Story at a glance
- A group of researchers looked at global data on deaths from bacterial infections, like E. coli and Staphylococcus.
- They found that 7.7. million, or nearly 14 percent, of all deaths in 2019 were a result of bacterial infections.
- Many of those deaths occurred in low income countries, highlighting the need for a global perspective on public health.
In a study published Monday in The Lancet, a massive group of collaborators report the first global estimates of mortality rates from bacterial pathogens.
The study found that in 2019, 7.7 million deaths around the world were associated with bacterial infection. That estimate made up 13.6 percent, or about 1 in 8, of all global deaths that year.
The team used 343 million individual records and pathogen isolates to estimate deaths and type of infection responsible.
This included 33 bacterial pathogens, of which five were responsible for more than half the deaths. These were S. aureus, E. coli, S. pneumoniae, K. pneumoniae and P. aeruginosa. Staphylococcus aureus alone accounted for more than 1 million deaths in 2019. The other four were linked to more than 500,000 deaths each.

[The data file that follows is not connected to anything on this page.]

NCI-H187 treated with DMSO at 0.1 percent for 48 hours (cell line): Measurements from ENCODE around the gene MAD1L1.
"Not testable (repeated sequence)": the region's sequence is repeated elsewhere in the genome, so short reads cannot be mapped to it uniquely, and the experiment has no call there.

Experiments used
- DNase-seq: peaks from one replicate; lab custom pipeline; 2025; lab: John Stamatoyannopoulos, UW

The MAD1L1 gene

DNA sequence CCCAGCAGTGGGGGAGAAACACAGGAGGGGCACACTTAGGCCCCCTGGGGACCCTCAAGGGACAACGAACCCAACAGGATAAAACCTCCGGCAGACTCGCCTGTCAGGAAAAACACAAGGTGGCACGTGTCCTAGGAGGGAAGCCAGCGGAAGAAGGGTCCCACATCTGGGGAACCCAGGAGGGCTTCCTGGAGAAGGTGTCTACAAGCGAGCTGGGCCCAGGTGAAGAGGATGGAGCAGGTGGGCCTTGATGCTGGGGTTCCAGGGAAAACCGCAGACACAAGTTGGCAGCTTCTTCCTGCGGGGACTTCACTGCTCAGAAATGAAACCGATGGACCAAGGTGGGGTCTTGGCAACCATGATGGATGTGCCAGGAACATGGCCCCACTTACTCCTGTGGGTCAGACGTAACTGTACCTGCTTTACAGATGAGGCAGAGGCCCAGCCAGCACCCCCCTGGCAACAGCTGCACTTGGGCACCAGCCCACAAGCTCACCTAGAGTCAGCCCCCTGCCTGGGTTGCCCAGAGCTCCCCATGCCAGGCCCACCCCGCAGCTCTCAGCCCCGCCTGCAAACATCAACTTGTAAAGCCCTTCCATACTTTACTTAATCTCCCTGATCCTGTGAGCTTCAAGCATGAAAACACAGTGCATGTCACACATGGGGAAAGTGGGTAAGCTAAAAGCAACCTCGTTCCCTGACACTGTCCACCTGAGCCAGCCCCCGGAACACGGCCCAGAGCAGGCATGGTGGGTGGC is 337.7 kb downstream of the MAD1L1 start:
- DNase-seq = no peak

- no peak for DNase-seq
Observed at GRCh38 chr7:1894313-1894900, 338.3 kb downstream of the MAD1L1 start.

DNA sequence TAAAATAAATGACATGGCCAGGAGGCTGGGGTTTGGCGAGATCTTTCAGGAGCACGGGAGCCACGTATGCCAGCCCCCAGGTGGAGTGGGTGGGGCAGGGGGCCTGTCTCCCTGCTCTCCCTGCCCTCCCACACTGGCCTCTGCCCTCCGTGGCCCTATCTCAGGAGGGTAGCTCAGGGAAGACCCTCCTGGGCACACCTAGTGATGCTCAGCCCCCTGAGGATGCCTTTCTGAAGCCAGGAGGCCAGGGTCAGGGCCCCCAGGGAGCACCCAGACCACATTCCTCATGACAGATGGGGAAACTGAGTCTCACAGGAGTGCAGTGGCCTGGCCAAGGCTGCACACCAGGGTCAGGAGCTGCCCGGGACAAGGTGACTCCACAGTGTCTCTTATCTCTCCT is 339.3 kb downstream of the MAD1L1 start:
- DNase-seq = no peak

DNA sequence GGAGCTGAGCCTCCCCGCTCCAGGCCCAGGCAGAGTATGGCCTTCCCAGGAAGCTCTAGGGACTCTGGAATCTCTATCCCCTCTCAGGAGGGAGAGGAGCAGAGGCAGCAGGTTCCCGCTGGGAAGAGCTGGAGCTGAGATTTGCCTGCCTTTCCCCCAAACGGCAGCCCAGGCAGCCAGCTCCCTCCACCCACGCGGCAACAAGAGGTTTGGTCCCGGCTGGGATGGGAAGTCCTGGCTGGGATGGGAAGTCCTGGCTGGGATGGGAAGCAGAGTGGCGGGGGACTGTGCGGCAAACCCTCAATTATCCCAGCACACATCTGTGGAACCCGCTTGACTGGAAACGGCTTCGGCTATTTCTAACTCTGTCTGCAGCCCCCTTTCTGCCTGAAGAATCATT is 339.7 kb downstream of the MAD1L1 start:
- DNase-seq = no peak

The team categorized infections into 11 types, which they also called “infection syndromes.” These include:
- Bacterial infections of the skin and subcutaneous systems
- Bloodstream infections
- Gonorrhoea and chlamydia
- Endocarditis and other cardiac infections
- Infections of bones, joints, and related organs
“These new data for the first time reveal the full extent of the global public health challenge posed by bacterial infections,” says Christopher Murray, who is a study co-author and Director of the Institute for Health Metrics and Evaluation (IHME) at the University of Washington’s School of Medicine, in a press release. “It is of utmost importance to put these results on the radar of global health initiatives so that a deeper dive into these deadly pathogens can be conducted and proper investments are made to slash the number of deaths and infections.”
Mortality rate was highest in sub-Saharan Africa and lowest in high income countries, which include Western Europe and North America.
“Until now, country-level estimates for parts of the world where people are worst affected by bacterial infections have been noticeably absent,” said Authia Gray, study co-author and Post-Bachelor Fellow at IHME at the University of Washington’s School of Medicine. “These new data could act as a guide to help address the disproportionately high burden of bacterial infections in low- and middle-income countries and may ultimately help save lives and prevent people losing years of their lives to illness.”
This analysis highlights the importance of understanding how many deaths can be attributed to bacterial infection, and the related issue of antimicrobial resistance, which has been steadily on the rise in recent decades. Taking a global view puts into perspective how many more deaths could occur if the antibiotics currently in use become less effective.